If you’ve ever wanted to give the theater a try, here’s your chance!
The Summit Playhouse has announced an audition call for its upcoming production, Superior Donuts, on Friday, June 19, at 7 p.m., and on Saturday, June 20, at noon. Callbacks will be held on Sunday, June 21, at noon. All auditions and callbacks will be held at the Summit Playhouse, located at 10 New England Avenue in Summit. Those interested must be prepared to read for characters ranging in age from 20 through 70. Descriptions of the characters can be found on the Summit Playhouse website. Production dates for Superior Donuts will be November 6-21, 2015.
Superior Donuts, by Tracy Letts, tells the story of Arthur, who owns a decrepit donut shop in the Uptown neighborhood of Chicago. Defeated and unambitious, he goes through life basically existing. Franco Wicks, a young, charismatic African-American college student with a past, finds his way into the shop and asks to be hired. Arthur ends up giving him a job and in turn Franco ends up giving Arthur hope, leaving both men changed forever. This comedy-drama by Tony Award and Pulitzer Prize-winning author Tracy Letts (August: Osage County) explores the challenges of embracing the past and the redemptive power of friendship.
Are you interested in becoming more involved in the Playhouse? Want to work backstage? Help with costumes and make-up? They are always looking for assistance in their productions. If you’re interested, send email to [email protected].
The Summit Playhouse is a non-profit community theater. The Playhouse Association was founded in 1918 as a World War I relief organization. Since then, they have mounted over 300 productions, make it one of the oldest continuously operating community theaters in the United States. They present three shows a year: a fall show in November, a winter show in February and March, and a spring show in April and May. During the summer, Kaleidoscope Theater for Youth presents one (or more!) productions for — and with! — children and young adults.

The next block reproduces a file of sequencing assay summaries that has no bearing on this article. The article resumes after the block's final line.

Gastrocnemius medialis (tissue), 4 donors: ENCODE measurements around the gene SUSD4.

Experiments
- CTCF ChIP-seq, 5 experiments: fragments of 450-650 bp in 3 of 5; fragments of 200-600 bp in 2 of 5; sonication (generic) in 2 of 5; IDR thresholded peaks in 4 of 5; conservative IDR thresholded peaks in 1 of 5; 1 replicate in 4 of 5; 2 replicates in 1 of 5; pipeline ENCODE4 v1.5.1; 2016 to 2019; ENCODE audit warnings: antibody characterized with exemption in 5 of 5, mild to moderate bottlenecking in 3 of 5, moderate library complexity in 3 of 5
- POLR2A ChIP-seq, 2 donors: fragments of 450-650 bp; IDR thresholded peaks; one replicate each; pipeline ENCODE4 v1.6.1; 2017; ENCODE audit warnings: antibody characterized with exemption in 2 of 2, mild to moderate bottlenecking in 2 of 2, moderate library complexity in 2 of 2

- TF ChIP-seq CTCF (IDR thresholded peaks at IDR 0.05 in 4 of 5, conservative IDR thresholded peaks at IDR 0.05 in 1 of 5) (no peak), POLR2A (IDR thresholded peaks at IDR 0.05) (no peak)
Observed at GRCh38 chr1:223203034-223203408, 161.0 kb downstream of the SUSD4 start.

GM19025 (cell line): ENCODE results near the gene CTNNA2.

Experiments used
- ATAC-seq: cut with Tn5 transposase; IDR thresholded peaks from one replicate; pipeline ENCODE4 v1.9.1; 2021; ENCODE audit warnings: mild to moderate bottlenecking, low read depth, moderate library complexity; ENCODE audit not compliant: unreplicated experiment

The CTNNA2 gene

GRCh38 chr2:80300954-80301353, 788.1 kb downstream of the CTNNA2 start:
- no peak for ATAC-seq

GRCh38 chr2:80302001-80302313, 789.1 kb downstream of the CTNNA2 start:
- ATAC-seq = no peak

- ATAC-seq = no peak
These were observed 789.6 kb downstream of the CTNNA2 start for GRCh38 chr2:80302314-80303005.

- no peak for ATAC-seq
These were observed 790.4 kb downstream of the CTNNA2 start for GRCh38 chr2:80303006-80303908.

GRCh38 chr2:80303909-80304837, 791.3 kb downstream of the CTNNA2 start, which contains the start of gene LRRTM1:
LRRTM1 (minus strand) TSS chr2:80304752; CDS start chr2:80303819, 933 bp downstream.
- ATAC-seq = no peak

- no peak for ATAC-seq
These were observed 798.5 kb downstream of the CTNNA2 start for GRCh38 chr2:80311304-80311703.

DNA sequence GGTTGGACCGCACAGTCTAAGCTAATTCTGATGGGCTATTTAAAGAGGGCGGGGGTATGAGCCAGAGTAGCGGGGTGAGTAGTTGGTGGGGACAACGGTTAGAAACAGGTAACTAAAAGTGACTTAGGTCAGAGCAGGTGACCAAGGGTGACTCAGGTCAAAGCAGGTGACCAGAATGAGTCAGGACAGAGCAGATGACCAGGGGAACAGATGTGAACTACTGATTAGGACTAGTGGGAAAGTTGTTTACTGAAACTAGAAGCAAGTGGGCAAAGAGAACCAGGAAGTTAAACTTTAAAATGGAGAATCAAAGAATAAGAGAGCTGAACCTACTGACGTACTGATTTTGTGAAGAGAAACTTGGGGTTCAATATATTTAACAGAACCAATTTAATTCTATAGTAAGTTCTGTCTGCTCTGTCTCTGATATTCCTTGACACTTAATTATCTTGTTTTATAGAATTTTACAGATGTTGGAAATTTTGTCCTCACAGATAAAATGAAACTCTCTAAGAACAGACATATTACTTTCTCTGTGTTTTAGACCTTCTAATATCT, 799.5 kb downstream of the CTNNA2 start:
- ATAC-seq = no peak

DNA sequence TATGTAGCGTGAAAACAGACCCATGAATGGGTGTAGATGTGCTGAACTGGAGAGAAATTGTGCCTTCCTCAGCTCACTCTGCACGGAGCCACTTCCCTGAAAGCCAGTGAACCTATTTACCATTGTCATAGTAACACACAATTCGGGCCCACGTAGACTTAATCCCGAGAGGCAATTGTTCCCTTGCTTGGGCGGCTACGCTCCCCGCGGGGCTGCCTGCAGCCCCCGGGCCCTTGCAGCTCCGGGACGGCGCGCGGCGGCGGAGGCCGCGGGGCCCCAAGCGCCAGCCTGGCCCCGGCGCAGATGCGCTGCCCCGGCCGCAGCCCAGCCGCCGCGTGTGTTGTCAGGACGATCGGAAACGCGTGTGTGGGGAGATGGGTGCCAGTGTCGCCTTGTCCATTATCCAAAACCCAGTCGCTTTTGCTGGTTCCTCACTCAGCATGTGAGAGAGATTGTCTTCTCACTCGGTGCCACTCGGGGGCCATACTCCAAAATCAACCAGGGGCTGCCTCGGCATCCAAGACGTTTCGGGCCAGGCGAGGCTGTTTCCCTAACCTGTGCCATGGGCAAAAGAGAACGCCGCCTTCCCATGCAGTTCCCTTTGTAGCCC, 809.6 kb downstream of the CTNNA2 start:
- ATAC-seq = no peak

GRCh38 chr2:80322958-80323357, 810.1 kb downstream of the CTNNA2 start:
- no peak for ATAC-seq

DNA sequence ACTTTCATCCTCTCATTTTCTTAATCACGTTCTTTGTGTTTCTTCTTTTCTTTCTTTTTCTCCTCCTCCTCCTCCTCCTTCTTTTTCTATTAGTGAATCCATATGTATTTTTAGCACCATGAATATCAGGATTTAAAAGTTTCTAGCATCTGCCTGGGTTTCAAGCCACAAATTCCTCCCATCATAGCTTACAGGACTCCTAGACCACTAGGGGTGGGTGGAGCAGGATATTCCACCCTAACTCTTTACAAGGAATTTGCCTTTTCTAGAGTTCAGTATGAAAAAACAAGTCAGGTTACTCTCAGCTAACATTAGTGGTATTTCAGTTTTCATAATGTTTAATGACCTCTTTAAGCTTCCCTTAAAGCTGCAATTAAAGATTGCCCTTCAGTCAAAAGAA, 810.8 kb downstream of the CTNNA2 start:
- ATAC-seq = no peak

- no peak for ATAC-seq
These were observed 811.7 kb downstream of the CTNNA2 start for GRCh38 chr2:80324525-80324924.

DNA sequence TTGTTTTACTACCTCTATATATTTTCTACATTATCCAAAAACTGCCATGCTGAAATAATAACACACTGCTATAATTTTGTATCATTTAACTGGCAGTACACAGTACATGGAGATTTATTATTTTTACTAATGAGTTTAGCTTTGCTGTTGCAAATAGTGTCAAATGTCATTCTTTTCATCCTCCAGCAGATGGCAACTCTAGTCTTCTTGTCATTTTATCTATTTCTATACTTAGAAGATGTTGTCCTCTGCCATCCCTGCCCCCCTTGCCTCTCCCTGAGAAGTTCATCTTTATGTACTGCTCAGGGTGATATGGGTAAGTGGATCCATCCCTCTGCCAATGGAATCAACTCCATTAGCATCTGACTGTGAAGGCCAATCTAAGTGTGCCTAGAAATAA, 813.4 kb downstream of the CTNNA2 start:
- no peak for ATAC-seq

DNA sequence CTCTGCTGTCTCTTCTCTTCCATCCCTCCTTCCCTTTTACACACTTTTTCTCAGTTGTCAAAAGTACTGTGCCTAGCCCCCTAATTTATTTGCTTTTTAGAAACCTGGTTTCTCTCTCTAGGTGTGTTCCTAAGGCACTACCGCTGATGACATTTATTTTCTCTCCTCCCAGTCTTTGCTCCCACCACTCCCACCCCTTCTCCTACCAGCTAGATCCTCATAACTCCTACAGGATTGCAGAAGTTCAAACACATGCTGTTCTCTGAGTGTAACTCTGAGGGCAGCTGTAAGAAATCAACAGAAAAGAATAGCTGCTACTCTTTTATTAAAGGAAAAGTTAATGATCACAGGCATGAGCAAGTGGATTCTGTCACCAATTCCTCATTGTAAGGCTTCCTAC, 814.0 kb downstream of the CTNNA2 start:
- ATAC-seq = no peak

Their community service includes a benefit performance of each of its regular plays, scholarships for Dramatic Arts students, and donations of books on theater to the Summit Free Public Library.
They have their own theater, off Springfield Avenue just west of the Summit business district. The old stone part of the building was constructed in 1891 to house Summit’s first library. At that time, the library was run by the Summit Library Association, a private, non-profit organization created by a group of Summit residents who felt the town needed a library. In 1900, the City of Summit established a municipal library (the Summit Free Public Library), and took over day-to-day operation of the library. In 1910, the city constructed a new library building, near the site of the current public library, and abandoned the old building at 10 New England Avenue. It was standing empty when the Playhouse founders began using it as a theater in 1918. For the next fifty years, the Summit Playhouse Association rented it, for one dollar a year, from the Summit Library Association. During that time they maintained and improved the building, and in 1960, they added a 120-seat auditorium and converted the original 1891 building into a stage. In 1968, the Summit Library Association, now essentially defunct, officially deeded the building, its last remaining asset, to the Playhouse.